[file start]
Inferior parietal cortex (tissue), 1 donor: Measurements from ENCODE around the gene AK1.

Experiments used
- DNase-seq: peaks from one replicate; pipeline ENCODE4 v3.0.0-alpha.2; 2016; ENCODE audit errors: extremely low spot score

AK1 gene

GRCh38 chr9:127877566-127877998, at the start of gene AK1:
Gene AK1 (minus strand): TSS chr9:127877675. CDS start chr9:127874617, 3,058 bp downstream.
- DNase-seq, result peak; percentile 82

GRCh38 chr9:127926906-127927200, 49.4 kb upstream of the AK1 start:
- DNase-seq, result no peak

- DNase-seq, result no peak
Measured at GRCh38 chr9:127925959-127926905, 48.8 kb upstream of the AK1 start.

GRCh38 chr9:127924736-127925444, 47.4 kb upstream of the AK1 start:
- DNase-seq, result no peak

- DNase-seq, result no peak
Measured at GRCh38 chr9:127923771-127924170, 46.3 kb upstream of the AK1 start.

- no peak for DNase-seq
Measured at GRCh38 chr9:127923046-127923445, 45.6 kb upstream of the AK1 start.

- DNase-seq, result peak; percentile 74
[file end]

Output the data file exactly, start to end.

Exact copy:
Inferior parietal cortex (tissue), 1 donor: Measurements from ENCODE around the gene AK1.

Experiments used
- DNase-seq: peaks from one replicate; pipeline ENCODE4 v3.0.0-alpha.2; 2016; ENCODE audit errors: extremely low spot score

AK1 gene

GRCh38 chr9:127877566-127877998, at the start of gene AK1:
Gene AK1 (minus strand): TSS chr9:127877675. CDS start chr9:127874617, 3,058 bp downstream.
- DNase-seq, result peak; percentile 82

GRCh38 chr9:127926906-127927200, 49.4 kb upstream of the AK1 start:
- DNase-seq, result no peak

- DNase-seq, result no peak
Measured at GRCh38 chr9:127925959-127926905, 48.8 kb upstream of the AK1 start.

GRCh38 chr9:127924736-127925444, 47.4 kb upstream of the AK1 start:
- DNase-seq, result no peak

- DNase-seq, result no peak
Measured at GRCh38 chr9:127923771-127924170, 46.3 kb upstream of the AK1 start.

- no peak for DNase-seq
Measured at GRCh38 chr9:127923046-127923445, 45.6 kb upstream of the AK1 start.

- DNase-seq, result peak; percentile 74